Awards Daily TV shines the Emmy Spotlight on Pop’s Schitt’s Creek. With previous seasons now streaming on Netflix, will Emmy finally take notice?
We love Schitt’s Creek.
Frequent visitors to Awards Daily or followers of the Water Cooler Podcast know this. This Canadian import, currently airing on Pop and recently renewed for Season 4, holds court as one of the funniest, most original, and most clever sitcoms on television. As most great sitcoms tend to do, each season builds on its characters – the Rose family played by Eugene Levy, Catherine O’Hara, Daniel Levy, and Annie Murphy. Each season evolves their characterizations while deepening our bonds with them. After three seasons, the Rose family grew into part of our very own television family. It’s high time the Television Academy embraced them too.
Last week’s season finale continued to explore threads initiated in Season 1. That season largely focused on the traditional “fish out of water” plot lines. Johnny and Moira Rose (Levy and O’Hara) lose their fortune to a crooked business manager. Forced to live in a hick town (Schitt’s Creek) they bought as a gag gift, the Rose’s continuously embarrassed themselves with their tragic disconnection from reality. A funny thing happened with Season 2 – Schitt’s Creek started to grow on them. They (slowly) started to realize that maybe their life in Schitt’s Creek didn’t have to represent the end of the line. Season 3 continued this trend, and they started to put down roots, something no one saw coming at the start of the series. And how great it is for that unexpected and unexpectedly poignant turn of events?
Classic Real Love
Most notably, the Season 3 finale closed with a sweetly realistic love scene. Without drawing attention to itself, Schitt’s Creek introduced David Rose (Dan Levy) as a pansexual character. He initially hooked up with hotel manager Stevie (the brilliantly sarcastic Emily Hampshire) but then moved on to men in later seasons. The need for splashy headlines pushed aside, Schitt’s Creek and Dan Levy developed David as a person of the real world – a sheltered man who discovered he had more to offer than bitchiness. Closing Season 3, David’s relationship with business partner Patrick (Noah Reid) reaches the logical climax.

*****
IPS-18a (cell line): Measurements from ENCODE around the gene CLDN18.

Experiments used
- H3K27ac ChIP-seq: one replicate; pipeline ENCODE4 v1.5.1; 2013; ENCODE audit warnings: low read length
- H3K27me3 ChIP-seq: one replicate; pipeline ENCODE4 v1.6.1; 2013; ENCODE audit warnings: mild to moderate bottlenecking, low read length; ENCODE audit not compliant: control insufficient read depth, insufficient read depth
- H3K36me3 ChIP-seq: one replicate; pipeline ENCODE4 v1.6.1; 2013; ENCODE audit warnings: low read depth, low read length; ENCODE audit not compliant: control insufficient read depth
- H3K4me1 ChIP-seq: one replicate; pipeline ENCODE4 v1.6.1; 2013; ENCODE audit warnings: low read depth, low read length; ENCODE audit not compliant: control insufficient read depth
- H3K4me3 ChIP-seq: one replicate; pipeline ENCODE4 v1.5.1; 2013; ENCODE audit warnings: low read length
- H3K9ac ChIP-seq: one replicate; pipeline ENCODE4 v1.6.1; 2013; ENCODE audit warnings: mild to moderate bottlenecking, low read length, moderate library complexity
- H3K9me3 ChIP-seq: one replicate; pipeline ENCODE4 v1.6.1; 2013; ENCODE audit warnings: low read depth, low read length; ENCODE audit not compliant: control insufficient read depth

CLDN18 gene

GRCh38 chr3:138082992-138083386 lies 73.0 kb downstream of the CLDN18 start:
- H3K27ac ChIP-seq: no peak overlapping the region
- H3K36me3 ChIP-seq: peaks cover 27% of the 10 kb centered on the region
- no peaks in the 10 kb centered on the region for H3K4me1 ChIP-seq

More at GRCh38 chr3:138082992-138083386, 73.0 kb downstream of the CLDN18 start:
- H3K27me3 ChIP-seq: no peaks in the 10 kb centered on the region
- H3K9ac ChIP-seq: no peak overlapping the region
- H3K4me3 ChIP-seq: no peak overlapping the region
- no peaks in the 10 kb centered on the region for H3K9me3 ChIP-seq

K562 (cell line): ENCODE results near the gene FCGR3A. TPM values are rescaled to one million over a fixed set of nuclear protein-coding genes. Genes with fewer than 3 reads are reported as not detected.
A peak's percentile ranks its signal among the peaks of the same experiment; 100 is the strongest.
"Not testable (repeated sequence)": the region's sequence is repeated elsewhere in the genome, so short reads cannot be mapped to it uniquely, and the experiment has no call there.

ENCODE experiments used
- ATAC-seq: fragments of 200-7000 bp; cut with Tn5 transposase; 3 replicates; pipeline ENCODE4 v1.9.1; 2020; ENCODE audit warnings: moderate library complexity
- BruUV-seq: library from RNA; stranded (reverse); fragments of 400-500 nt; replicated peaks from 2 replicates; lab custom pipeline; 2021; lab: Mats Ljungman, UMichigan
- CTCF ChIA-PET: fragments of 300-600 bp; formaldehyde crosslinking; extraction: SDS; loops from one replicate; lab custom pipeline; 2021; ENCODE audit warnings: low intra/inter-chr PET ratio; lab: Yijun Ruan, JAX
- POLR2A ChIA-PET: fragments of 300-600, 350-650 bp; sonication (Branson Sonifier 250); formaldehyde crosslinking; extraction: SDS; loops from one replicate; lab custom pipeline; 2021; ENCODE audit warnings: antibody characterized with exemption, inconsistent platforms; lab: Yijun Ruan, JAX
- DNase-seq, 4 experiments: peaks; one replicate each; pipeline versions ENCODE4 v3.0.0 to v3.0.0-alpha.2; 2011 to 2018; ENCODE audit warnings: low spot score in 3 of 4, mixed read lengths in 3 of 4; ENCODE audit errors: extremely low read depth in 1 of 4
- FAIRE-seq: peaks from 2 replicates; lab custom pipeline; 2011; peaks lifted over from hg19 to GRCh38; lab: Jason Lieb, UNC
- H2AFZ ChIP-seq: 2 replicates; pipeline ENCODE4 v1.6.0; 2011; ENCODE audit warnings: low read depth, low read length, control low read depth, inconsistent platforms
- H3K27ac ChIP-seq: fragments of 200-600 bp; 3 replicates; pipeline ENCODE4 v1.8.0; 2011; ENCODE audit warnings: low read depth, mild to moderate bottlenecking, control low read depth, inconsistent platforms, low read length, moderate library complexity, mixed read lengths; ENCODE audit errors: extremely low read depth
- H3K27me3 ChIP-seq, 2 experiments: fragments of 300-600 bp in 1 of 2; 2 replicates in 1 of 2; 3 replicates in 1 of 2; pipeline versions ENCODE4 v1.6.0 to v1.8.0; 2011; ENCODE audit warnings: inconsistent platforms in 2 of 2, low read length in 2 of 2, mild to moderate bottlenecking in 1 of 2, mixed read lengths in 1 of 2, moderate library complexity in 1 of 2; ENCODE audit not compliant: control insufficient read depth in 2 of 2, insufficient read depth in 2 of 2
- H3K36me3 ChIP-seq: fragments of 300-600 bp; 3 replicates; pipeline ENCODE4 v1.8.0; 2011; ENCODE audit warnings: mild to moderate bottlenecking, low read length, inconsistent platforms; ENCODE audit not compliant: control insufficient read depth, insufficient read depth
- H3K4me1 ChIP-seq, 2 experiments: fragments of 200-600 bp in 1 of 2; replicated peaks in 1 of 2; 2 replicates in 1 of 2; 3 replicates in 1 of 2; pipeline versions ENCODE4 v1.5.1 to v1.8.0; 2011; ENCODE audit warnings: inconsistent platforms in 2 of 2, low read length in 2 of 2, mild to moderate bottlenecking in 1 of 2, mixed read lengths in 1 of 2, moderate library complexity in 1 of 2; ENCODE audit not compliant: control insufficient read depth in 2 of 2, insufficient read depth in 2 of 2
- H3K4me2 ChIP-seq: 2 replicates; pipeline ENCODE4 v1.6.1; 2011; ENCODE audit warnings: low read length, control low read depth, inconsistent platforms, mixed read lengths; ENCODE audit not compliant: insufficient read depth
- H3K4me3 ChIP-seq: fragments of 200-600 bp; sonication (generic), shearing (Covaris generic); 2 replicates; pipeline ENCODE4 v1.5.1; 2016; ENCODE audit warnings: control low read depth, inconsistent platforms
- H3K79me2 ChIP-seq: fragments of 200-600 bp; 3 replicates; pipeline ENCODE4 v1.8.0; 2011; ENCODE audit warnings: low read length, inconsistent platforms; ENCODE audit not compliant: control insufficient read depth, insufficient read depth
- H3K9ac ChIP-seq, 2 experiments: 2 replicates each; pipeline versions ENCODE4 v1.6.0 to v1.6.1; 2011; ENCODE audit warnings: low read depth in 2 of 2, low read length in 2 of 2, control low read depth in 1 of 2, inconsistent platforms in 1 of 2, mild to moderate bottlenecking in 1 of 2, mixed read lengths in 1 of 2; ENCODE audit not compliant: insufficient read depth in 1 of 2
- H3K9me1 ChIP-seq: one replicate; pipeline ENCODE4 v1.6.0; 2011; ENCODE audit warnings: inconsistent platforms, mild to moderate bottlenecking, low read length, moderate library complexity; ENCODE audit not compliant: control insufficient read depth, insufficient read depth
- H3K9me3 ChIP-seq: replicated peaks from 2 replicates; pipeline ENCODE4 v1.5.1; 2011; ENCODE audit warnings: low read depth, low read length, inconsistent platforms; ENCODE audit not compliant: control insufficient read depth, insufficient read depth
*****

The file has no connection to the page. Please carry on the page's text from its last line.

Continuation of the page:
Yet, it’s the method that’s sort of groundbreaking.
The season closes with David’s birthday, largely ignored by the often self-absorbed family. Patrick, however, treated David to dinner. He also gave David an emotional birthday gift – the first bill of sale from their new apothecary. Realizing Patrick’s true feelings, David reaches across a car seat and kisses Patrick. Traditional sitcoms would end the scene either through a comic reveal in a hotel bed the next morning or through a madcap front-seat fumbling. Instead, Patrick thanks David for the gesture. In a startlingly real moment, he tells David he was afraid he would let the moment go by because he hadn’t kissed a man before. His gratitude and David’s surprise at the admission made the scene soar. Credit the actors and writer Dan Levy for such a brilliant closing sequence. Like much in Schitt’s Creek, it offers a fresh take where other sitcoms would have clobbered the material.